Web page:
Like in Romancing SaGa, each character has a permanently set amount of Life Points (LP). LP are like ''Extra Men'' in an action game. You lose one each time a character is KOed. Even if they get taken out, they'll be fully restored after battle, however, LP cannot be restored by any means other than rest. If all of a character's LP are consumed, that character can no longer be used. Losing HP makes you lose LP, losing LP means the character is permanently out of commission. Thus, HP DO HOLD A MEANING IN THIS GAME (once again, I'm speaking to you, TBranford).
Considering enemy attacks can do upwards of 1000 damage, and all characters can only have a maximum of 999 HP, the game can be VERY hard. However, your enemies will never be excessively more powerful than you, because they are directly linked to your stats (a la Final Fantasy VIII).
Great challenge without aggravation;
The conversion is standard for Square. Some weapon and character names have been changed, but nothing major has been left out of the game.
Are you kidding? Seven journeys in one, ingenious character growth, a lineup of 40+ potential team members, insurmountable tech system. Does anything even come close to this?
This is where the game falters slightly. While the plots aren't absolutely spectacular like Final Fantasy VII, they aren't bad. Some are better than others, like Asellus and T260G's. Some have very original concepts (to video games, anyway), such as Red, who becomes a comic book-type super hero. Some are downright bland, like Blue's and Lute's (and I wont get into them, because everyone's storyline is completely different). I can't damn or praise all seven storylines for the mediocrity or intrigue of a few, so I'll say it's balanced, and average.
Although the plot is hum-ho, all of them are intriguing at one point or another. One instance is Red's quest, where you'll be wondering for hours exactly who Alkarl is (is it Fuse?! Yuria?! Campbell?! Klein?! Red's Father?! Find out who shot Aaron and got Jennifer pregnant, tonight on Days Of Our Lives!). Others are intriguing because they're downright weird (Asellus), and some seem to drag you in and make you want to see what lies behind someone's past (T260G).
All in all, the game his above average when it comes to intrigue, especially for such an average plot.
The only emotion this game gave me was sheer happiness, but it had nothing to do with the storyline. There aren't any really tragic moments (other than the 'incident' at the end of Riki's story), so I can't give much acclaim here.
The dialogue is witty, fitting and realistic for the setting, which isn't really ''fantasy''. Each character, despite there's 40 of them, who has the ability to talk, has their own style. Fuse for instance talks like a ''cool cat'' from some kind of poetry club, and he flirts with the ladies. Red can be pretty anal at times, and talks to himself a lot. These are just a few examples, and the dialogue leaves me with nothing to be desired.
... ugh. This has got to be the worst translation in gaming history. Yes, even worse than Breath Of Fire II. They couldn't have butchered this poor game less if they used plastic G.I. Joe knife. Nice going, Square.
The design is simply marvelous. Yoshitaka Amano couldn't have done better. Among the 40+ characters, there isn't a single one who isn't leagues more stylishly designed than any one of Final Fantasy VII's. You have femme boys that seem to drive girls nuts, butch girls who seem.. to drive ''other'' girls nuts, and a wide array of robots, vampires, monsters, and even a lunatic doctor. If you thought Chrono Cross had character variety, think again.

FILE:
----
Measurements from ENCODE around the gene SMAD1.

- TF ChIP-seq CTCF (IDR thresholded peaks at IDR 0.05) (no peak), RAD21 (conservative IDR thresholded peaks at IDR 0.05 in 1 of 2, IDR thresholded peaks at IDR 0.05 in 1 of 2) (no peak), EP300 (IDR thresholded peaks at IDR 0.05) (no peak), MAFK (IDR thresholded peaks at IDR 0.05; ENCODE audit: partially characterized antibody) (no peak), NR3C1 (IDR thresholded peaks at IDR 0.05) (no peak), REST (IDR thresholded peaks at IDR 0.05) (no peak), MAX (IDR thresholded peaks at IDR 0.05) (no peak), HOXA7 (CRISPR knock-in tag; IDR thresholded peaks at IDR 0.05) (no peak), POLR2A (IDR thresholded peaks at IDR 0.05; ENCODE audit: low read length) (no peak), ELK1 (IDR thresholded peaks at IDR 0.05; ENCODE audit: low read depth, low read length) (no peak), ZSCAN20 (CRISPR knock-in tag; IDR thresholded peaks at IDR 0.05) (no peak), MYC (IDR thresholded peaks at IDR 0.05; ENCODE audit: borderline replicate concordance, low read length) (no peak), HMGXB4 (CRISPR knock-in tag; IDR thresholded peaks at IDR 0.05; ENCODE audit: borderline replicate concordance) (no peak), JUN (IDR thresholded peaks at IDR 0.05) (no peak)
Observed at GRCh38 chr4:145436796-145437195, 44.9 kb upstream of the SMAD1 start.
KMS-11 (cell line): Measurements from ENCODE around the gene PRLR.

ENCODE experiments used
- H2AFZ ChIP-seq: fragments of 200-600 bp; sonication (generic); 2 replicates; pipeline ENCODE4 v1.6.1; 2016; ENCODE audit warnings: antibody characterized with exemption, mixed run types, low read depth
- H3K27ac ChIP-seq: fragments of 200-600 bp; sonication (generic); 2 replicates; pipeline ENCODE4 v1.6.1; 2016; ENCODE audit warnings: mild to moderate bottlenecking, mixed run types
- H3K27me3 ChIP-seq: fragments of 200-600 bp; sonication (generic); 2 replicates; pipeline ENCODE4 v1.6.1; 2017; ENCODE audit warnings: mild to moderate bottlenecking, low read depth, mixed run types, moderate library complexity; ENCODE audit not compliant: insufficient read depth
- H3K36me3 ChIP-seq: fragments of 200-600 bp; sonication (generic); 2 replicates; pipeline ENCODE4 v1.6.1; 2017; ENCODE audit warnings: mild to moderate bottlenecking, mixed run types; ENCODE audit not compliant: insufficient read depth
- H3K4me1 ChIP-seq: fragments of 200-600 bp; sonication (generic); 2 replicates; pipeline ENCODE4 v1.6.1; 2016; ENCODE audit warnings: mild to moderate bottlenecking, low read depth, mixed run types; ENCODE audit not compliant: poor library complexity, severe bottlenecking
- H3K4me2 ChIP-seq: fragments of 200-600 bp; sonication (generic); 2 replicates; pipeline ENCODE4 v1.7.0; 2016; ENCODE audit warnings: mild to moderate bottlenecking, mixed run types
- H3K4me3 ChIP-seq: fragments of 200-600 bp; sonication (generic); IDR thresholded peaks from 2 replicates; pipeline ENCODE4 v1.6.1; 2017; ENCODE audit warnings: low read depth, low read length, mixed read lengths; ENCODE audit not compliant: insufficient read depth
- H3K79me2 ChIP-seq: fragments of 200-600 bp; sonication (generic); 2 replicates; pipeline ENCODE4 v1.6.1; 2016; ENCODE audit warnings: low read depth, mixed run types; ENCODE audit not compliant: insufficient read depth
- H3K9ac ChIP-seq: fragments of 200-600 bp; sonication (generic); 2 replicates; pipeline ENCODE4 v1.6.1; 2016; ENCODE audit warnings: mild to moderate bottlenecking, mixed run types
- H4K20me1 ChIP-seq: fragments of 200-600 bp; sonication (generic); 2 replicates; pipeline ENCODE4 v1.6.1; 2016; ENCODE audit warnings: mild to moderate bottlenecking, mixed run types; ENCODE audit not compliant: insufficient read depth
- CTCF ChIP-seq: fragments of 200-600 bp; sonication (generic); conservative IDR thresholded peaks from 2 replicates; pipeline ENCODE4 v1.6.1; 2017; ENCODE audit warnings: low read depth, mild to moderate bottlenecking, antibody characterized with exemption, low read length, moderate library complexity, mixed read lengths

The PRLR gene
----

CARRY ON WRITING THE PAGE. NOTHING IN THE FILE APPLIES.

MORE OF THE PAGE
As for development, there isn't much for the NPC's, since they don't play a major role. However, the main characters develop and grow, A LOT. Red and Asellus have the most significant changes, as they mature and become hardened by tragedies.
A comic book super hero, a widowed super model out for revenge, a robot who lost his mission data, a monster trying to save his home world from economic disaster, a young girl who becomes a vampire half-breed and hunted down by the ones she's come to trust, a young mage destined to kill and become one with his brother, and a shiftless bard who becomes a spy for a rebel organization. SERIOUSLY, think about.
Square has outdone themselves. It's not always the complexity of the story that matters, sometimes something as simple as interesting concepts and unique features can make a game's plot ingenious, whether or not it trips up in some areas.
Albeit this IS a Square game, it doesn't quite feel like it. Perhaps that's a good thing, perhaps it isn't. It definitely is nowhere near as professional as Final Fantasy VII, but as if that really mattered.
I really couldn't have asked more from this game. Even after you beat all seven endings, you get to explore the programmers room, which is filled to the brim with secrets and extra features. You can even fight some of the programmers. Good luck getting to it.
SaGa Frontier, an unacknowledged masterpiece in every way a game can be so. I really feel most people just dropped this game after five minutes of unsavory play. But it's their loss. Anyone who doesn't give this game a try is missing out on an almost unmatched experience.
Release Year: 1997
Difficulty: Very Hard
Time To Complete: 80 - 120 Hours (yes, seriously)
Price I Paid: $7.99 (worth about $10 - $20)
Other Ports: None
Overall For Fun: 9.6
Overall For Plot: 7.4
Reviewer's Rating: 4.5 - Outstanding
Originally Posted: 11/12/01, Updated 11/12/01